Munster head coach Anthony Foley, who held a unique place in the tradition and affections of the Ireland province, has died at the team’s hotel in Paris, plunging Irish rugby into shock and bringing forth a string of tributes.
Foley, described as “the heart and soul” of Munster rugby, was 42 years old and leaves a wife and two children.
No details about the cause of death have been made public.
“It is with deep regret that the Irish Rugby Football Union and Munster Rugby must advise of the passing overnight of Munster Rugby head coach Anthony Foley, at the team hotel in Paris,” read a statement from the Irish Rugby Football Union (IRFU) on Sunday.
Foley’s death prompted the postponement of Munster’s game against Racing 92 in the European Rugby Champions Cup in Paris.
Ireland’s president Michael D. Higgins led the tributes to the former international, saying: “Anthony Foley excelled from a young age and made a huge contribution to the successes of Munster and Ireland, in both his playing and coaching careers.
“As President of Ireland, and as Patron of the IRFU, I offer them and Munster rugby my deepest sympathies.”
Munster fans who had travelled over for the game in Paris gathered outside the Stade Yves-du-Manoir and gave a mournful, muted rendition of The Fields of Athenry, a folk song regularly sung by Irish fans at sporting events.
Foley, a powerful back-row forward nicknamed Axel, will be best remembered for captaining Munster to their first Heineken Cup final triumph in 2006, a victory that ended their quest for success in Europe.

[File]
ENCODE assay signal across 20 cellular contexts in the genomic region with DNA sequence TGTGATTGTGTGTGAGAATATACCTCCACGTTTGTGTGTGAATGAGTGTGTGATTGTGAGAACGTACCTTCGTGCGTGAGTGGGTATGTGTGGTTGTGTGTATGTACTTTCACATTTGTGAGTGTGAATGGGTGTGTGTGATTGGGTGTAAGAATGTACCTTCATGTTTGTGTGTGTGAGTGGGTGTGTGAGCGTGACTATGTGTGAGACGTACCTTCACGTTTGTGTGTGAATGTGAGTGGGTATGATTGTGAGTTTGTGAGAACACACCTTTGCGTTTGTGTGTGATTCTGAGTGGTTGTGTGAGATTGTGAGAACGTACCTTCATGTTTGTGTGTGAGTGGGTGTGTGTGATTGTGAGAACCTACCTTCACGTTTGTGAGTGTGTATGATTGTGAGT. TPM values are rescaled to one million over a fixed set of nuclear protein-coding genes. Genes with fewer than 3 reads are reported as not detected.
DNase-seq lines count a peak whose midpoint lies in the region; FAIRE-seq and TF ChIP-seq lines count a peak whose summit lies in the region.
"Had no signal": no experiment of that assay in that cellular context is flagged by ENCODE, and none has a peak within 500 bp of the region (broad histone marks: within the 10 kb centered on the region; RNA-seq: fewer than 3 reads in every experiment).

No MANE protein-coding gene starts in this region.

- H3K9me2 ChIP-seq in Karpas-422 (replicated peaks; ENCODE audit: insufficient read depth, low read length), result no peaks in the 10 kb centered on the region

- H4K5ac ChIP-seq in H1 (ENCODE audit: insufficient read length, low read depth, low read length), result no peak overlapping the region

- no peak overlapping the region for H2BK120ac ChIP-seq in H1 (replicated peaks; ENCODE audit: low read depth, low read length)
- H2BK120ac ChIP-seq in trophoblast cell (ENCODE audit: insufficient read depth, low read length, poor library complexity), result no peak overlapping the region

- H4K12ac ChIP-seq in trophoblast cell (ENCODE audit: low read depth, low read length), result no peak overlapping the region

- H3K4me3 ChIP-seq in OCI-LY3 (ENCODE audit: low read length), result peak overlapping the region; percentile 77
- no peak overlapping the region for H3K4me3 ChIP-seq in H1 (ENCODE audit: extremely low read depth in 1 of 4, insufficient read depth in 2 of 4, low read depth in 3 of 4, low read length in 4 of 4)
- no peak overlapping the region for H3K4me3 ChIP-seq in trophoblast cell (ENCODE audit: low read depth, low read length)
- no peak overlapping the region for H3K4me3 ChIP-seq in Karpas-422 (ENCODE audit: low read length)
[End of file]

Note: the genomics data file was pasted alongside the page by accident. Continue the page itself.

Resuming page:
No one knew better than Foley, whose father Brendan was part of the Munster team that famously defeated the All Blacks in 1978, how much that meant to the province, whose team had lost their two previous finals.
“He epitomises what Munster rugby is all about. It’s absolutely shocking. There’s nothing but shock in the air,” former Ireland international Donal Lenihan said.
Capped 62 times for Ireland, Foley made 202 appearances for Munster and was also a skilled player in the Irish sports of Gaelic football and hurling.
While he was surrounded by more illustrious teammates like Ronan O’Gara and Paul O’Connell, the Limerick-born Foley had a special relationship with the supporters and his contributions were uniquely cherished.
“He was steeped in Munster rugby,” Lenihan said.
In a book by Alan English about Munster’s 11-year journey to conquer Europe, Foley said he wanted to be remembered as “a stubborn player who wouldn’t give in… Once there’s something to chase, I’ll chase it.”
The Ireland flag will be flown at half mast across local authority offices in the Munster province.